Tennis fever back in Seymour with big camp turnout


The rain couldn’t keep them away on Monday, the heat couldn’t slow them down on Tuesday and nothing will impede the progress of Seymour’s youth tennis camp being held at the high school this week.

The numbers haven’t been the highest in the past for Seymour’s tennis camp, but that wasn’t the case this year.

The Owls saw a huge turnout this week with more than 80 kids flooding the purple courts between first- and eighth-graders.

“It’s really exciting for the game of tennis,” high school girls tennis head coach Sharon Wood said. “In the past few years, our numbers have declined in our camps, and we’re not sure why, but we think the tennis fever is back in Seymour.”

Wood believes the success the programs are having right now is helping the attention and interest for tennis in Jackson County.

Wood’s girls team is fresh off winning the Hoosier Hills Conference and sectional and advancing to the regional championship match this past spring.

On Tuesday evening, there were four different stations set up for camp, and the campers were separated into four different groups based off the color of their name tag.

The first station was run by Wood, teaching forehand strokes along with the right technique and footwork before hitting the ball.

The second station was run by assistant coach Bob Wood, who was teaching overhead strikes.

The third station was run by boys head coach Brandon Davis, who was teaching some accuracy drills with hula hoops as targets across the other side of the net.

The fourth and final station was run by assistant coach Liz Davis, who had buckets of water for the kids to sit in a circle and play “dribble, dribble, drop,” which is a variation of duck, duck, goose.

Instead of tapping someone on the head, they would tip droplets of water from a cup on someone’s head, dumping the whole cup to signify “drop” and rushing around the circle to get the open seat without getting tagged.

The main objective of the camp throughout the week is working on fundamentals and the major strokes — forehand, backhand, volley and overhead.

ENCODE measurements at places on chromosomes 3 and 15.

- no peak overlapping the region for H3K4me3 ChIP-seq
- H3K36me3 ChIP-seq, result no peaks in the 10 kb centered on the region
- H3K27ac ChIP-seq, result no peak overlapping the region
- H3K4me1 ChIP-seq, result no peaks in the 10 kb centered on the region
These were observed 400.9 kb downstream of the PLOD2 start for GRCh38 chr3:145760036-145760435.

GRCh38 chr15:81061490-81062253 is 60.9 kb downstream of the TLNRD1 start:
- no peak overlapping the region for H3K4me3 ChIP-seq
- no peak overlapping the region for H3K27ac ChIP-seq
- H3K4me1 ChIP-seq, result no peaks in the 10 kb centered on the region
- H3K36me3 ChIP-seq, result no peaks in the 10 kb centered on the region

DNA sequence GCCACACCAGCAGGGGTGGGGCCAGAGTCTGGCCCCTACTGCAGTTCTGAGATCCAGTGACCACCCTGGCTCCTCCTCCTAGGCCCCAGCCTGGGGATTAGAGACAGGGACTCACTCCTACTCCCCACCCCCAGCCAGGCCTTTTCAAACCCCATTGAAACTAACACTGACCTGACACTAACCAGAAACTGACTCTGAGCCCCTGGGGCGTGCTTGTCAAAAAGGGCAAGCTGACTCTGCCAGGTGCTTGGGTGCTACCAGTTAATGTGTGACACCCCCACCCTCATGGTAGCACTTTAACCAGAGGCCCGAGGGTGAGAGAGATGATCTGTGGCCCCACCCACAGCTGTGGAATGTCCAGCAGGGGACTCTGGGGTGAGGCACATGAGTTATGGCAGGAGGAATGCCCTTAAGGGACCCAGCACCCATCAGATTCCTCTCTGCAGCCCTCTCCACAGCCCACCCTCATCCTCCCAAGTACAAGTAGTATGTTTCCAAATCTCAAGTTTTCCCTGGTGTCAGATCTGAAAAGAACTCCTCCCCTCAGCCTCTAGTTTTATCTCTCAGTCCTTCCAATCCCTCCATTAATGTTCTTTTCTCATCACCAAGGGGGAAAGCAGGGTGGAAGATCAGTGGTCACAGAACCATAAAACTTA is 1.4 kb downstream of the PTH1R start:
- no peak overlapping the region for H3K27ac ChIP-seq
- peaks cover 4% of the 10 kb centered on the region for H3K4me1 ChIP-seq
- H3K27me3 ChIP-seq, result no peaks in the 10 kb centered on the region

Wood said they would start working on some serves later in the week as well as try to teach the kids some terminology.

“What does a split-step mean? What is turn? What does a follow-through mean? What’s inbounds? What’s out of bounds?” Wood said.

In addition to the coaching staff running the stations, they had more than 30 high school volunteers from both the boys and girls team help keep things in order.

“They set a really good example. Their attitude has been good. Their enthusiasm has been good,” Wood said. “They’re really good at pulling kids to the side and offering advice, and the kids love when they join in on the games.”

Each day of the five-day camp is designed to build progress from what was done the day prior. The camp wraps up Friday, and by the time that day comes, Wood wants the kids to know the basics of what was taught throughout the week.

She wants them to know when they say forehand, they know exactly which way to turn and to have the racket in one hand.

“We want them to have the basics and know that when they go out to practice with mom and dad, they know that this is forehand, this is backhand, volley means the ball didn’t touch the ground, and we’re getting there,” she said.

With such a large turnout, Wood hopes it only helps grow the tennis programs in Seymour, whether at the middle school or high school level. The interest in the sport was strong this week, meaning tennis fever was in full force.

“It’s really exciting and so fun to look toward the future that this many kids are excited about the game of tennis,” Wood said.

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